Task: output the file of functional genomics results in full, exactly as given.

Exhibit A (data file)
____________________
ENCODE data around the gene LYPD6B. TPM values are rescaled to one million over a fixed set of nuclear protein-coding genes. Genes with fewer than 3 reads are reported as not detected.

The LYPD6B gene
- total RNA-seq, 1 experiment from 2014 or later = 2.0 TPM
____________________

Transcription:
ENCODE data around the gene LYPD6B. TPM values are rescaled to one million over a fixed set of nuclear protein-coding genes. Genes with fewer than 3 reads are reported as not detected.

The LYPD6B gene
- total RNA-seq, 1 experiment from 2014 or later = 2.0 TPM